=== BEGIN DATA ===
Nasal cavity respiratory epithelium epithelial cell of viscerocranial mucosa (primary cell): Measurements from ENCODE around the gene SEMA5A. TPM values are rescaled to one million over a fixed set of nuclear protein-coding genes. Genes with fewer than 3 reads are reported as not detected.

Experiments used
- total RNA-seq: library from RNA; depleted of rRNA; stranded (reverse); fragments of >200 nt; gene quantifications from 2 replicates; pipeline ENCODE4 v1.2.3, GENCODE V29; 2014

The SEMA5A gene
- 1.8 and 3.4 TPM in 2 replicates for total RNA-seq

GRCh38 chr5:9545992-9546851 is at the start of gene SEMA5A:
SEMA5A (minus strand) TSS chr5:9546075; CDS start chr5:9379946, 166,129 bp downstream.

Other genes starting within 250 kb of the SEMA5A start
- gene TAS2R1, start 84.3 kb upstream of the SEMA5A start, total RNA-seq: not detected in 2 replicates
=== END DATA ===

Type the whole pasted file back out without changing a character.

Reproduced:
Nasal cavity respiratory epithelium epithelial cell of viscerocranial mucosa (primary cell): Measurements from ENCODE around the gene SEMA5A. TPM values are rescaled to one million over a fixed set of nuclear protein-coding genes. Genes with fewer than 3 reads are reported as not detected.

Experiments used
- total RNA-seq: library from RNA; depleted of rRNA; stranded (reverse); fragments of >200 nt; gene quantifications from 2 replicates; pipeline ENCODE4 v1.2.3, GENCODE V29; 2014

The SEMA5A gene
- 1.8 and 3.4 TPM in 2 replicates for total RNA-seq

GRCh38 chr5:9545992-9546851 is at the start of gene SEMA5A:
SEMA5A (minus strand) TSS chr5:9546075; CDS start chr5:9379946, 166,129 bp downstream.

Other genes starting within 250 kb of the SEMA5A start
- gene TAS2R1, start 84.3 kb upstream of the SEMA5A start, total RNA-seq: not detected in 2 replicates